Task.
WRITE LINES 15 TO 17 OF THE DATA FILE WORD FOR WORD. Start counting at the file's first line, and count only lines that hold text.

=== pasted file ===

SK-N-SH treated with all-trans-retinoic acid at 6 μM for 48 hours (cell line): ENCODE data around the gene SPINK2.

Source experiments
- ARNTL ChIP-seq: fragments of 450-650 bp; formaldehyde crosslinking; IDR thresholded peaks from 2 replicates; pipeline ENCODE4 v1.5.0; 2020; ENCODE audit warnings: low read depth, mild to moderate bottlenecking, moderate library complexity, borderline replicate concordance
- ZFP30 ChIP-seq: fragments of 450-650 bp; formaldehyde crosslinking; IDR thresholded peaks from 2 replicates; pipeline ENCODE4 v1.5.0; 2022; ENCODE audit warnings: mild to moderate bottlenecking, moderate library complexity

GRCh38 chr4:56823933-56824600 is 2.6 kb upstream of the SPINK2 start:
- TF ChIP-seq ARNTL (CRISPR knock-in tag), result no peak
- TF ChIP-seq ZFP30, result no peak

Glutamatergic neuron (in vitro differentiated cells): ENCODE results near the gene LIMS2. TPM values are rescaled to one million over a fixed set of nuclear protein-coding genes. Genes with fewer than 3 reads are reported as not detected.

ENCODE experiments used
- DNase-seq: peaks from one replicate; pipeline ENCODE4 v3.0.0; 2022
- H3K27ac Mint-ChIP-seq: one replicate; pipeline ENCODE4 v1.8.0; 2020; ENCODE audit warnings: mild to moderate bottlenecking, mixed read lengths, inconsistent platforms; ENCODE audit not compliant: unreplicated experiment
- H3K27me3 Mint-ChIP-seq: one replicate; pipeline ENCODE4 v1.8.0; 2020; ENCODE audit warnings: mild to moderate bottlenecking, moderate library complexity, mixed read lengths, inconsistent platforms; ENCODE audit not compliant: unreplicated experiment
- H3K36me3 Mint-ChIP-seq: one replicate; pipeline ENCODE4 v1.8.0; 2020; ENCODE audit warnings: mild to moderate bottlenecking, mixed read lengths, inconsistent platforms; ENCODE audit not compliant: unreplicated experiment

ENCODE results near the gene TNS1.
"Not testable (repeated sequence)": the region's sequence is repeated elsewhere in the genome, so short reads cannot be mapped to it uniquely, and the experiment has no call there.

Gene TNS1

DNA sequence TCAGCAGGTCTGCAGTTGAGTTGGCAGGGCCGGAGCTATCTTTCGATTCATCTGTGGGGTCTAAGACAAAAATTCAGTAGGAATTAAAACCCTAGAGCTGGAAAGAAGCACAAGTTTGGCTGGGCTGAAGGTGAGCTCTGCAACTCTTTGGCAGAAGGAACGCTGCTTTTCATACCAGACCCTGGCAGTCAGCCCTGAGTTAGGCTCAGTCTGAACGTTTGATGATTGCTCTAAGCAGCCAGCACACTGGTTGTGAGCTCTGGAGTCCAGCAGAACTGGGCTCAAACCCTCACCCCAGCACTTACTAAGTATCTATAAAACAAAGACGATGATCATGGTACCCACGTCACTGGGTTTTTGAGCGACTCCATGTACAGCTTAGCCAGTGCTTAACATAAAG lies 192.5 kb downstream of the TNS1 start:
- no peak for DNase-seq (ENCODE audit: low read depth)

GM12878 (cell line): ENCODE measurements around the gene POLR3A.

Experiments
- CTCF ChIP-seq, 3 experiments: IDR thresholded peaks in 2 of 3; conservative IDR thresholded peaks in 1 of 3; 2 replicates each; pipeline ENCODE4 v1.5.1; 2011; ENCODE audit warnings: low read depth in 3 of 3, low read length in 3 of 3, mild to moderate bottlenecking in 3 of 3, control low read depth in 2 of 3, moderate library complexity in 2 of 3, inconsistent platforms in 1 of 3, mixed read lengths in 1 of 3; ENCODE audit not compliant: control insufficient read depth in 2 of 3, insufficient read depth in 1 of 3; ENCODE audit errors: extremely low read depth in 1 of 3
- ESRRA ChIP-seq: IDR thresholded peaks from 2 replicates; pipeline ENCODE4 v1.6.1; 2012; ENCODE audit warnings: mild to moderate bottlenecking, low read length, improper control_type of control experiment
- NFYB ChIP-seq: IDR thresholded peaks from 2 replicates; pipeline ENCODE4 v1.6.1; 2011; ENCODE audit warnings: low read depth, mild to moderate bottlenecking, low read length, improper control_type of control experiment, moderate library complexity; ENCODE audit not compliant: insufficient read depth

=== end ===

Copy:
"Not testable (repeated sequence)": the region's sequence is repeated elsewhere in the genome, so short reads cannot be mapped to it uniquely, and the experiment has no call there.

Gene TNS1

DNA sequence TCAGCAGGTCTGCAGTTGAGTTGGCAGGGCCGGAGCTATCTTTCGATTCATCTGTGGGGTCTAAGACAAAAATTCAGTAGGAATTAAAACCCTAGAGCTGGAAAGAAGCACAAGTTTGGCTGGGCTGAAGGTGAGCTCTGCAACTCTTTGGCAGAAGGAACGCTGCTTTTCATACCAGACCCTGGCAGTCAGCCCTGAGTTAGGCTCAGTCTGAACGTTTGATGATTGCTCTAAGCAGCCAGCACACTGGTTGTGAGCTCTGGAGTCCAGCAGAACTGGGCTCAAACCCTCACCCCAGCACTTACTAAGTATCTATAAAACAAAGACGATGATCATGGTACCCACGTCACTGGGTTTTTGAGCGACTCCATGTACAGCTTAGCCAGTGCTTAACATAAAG lies 192.5 kb downstream of the TNS1 start: